The Cursing of the HMS Caesar

Through witchcraft or mishap, the newly-built HMS Caesar was unable to launch from her slipway in Pembroke Dock for seventeen days.


A local story in Pembroke Dock concerns the launch of HMS Caesar, planned for July 21, 1853. The ship was a wooden two decker, screw propelled ship of ninety-one guns. As was the custom on launch days all the residents of Pembroke Dock would flock into the Dockyard in their hundreds to see the event.

One such visitor was known as Betty Foggy, an old woman who lived in Pembroke and who had a reputation for witchcraft and an unkempt appearance. She arrived at the main gate with her daughter, hoping to get a good view of the ceremony. The crowd, dressed in their Sunday best clothes, felt that she was too shabby and should not be admitted. The unfortunate policeman on the gate was uncertain what to do.

The ensuing commotion attracted the attention of Captain Sir Thomas Sabine Pasley, whose house was beside the main gate. He came down and the policeman explained the situation to him. The crowd repeated their request that she should not enter the Dockyard, Captain Sir Thomas Sabine Pasley gently suggested to Betty Foggy that perhaps she had better return home. Betty’s response was “Then Sir, you had better send all these good people home as well, for there will be no launching this day!” Words spoken in jest but proved to be only too true. Sure enough the ship stuck in the ways and refused to slide into her intended element.

[Video: Pembroke Historic Naval Dockyard, including the slipways that would have launched the Caesar. Digital Building Heritage Group at De Montfort University. Modelling by Steffan Davies, Alexandra Stewart-Long and Ben Monsey.]

This disaster, which disappointed the many who came to watch, was perhaps less to do with witchcraft than the fir timber used for the launching ways instead of oak. The timbers were too soft and caused them to adhere, thus preventing the successful launching of the ship. In addition to this, it was stated, the tallow used to grease the ways was of inferior quality. The Caesar remained in this unfortunate position for seventeen days before she was finally got off.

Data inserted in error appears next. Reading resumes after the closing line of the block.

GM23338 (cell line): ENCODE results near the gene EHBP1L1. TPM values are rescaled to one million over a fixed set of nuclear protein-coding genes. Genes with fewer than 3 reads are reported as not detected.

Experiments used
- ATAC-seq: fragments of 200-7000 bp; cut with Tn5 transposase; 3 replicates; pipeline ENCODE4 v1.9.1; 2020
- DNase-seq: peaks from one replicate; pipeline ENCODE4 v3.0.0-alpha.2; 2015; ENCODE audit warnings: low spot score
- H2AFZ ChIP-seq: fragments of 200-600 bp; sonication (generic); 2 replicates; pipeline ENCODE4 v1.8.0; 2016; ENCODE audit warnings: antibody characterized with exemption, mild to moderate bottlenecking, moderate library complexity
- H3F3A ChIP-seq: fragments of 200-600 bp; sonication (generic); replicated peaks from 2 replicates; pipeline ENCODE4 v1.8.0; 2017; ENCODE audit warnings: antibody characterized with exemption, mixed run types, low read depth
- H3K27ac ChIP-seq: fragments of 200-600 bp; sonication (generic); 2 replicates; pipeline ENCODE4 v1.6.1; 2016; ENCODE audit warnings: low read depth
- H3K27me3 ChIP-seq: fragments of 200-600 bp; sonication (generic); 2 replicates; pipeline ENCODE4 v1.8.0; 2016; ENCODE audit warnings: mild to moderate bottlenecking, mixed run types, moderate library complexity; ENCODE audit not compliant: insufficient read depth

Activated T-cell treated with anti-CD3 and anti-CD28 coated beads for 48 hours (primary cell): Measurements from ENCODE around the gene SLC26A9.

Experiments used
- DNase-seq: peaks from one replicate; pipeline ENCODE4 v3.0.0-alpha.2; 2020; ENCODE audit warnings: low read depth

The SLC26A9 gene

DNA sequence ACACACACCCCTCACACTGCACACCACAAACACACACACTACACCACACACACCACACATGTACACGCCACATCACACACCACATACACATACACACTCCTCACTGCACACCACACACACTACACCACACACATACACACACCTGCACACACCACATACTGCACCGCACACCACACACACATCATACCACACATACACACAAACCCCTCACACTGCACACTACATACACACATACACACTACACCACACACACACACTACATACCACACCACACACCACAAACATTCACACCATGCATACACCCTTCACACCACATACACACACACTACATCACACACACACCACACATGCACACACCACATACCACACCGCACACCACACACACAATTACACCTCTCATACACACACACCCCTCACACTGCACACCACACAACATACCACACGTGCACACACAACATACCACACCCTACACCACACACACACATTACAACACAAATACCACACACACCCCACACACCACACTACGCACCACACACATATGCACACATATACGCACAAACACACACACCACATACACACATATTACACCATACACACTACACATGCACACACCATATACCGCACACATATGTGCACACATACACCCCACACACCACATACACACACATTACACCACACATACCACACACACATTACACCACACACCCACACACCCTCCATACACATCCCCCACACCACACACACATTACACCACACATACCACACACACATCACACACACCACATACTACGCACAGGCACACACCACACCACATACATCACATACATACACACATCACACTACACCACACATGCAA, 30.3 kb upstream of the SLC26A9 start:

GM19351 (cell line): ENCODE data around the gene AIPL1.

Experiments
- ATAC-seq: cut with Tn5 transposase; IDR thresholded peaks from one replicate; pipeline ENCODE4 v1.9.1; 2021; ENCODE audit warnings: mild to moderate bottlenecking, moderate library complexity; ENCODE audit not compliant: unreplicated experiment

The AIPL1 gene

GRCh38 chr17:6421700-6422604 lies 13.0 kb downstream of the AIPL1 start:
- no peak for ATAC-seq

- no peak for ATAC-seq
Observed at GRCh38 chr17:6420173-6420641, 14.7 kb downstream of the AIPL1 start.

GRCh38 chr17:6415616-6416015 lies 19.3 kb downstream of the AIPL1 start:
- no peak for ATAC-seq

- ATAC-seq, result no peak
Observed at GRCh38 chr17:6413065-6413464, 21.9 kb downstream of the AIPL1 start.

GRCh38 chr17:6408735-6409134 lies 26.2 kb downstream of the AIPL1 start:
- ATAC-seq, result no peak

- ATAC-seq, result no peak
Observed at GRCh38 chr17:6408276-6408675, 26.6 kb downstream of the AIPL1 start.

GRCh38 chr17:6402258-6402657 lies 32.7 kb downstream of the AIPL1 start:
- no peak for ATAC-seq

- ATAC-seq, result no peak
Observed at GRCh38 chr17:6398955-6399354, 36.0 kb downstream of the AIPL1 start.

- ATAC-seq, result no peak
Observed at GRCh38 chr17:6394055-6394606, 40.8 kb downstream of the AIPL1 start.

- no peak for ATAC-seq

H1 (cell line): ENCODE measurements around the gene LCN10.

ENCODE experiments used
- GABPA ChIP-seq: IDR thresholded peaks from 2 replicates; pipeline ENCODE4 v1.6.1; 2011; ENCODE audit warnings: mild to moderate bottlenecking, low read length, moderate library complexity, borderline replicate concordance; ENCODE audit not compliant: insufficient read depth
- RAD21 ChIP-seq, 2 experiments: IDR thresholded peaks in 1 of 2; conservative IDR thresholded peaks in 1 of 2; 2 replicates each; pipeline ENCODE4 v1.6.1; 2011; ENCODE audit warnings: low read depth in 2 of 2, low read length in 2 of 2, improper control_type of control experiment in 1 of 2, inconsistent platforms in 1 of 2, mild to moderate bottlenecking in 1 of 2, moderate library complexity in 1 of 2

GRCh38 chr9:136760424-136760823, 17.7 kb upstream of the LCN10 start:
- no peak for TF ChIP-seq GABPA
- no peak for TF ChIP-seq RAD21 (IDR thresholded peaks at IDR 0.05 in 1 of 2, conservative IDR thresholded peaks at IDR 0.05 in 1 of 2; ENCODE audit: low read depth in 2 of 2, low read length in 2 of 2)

The men of the Dockyard were kept constantly at work in order to try to move the vessel, and were not allowed to leave the premises, save in batches, during the time the ship hung. She was precariously balancing with half her length unsupported so she had to be shored up to protect her from damage. Great Camels (immense air tight tanks) were rapidly constructed each 48 feet long by 20 feet wide and 22 feet deep shaped to fit the ship and secured by immense chains. Under each quarter great vessels 70 feet long were secured in addition to the Camels.

It was on Sunday morning August 7, 1853, during the hours of Divine service, that the worshippers in the various Churches became aware that the Caesar was moving. A bugle was sounded to call out the few Dockyard men that were amongst them. This resulted in the very natural, if somewhat unseemly, effect that followed. All the people hastily left the places of worship, and, moved by one impulse ran to the Dockyard to see the ship go off.

In recent years, the children of the Pembroke Dock Community School - known as the Blue School - were fascinated by the story and decided to have a pageant about it. Every child had a role to play. HMS Caesar was a small rowing boat in the middle of the school hall, and David James was the Commissioner of the dockyard and had to apologize to the crowd for the failure of the launching. This caused much hilarity.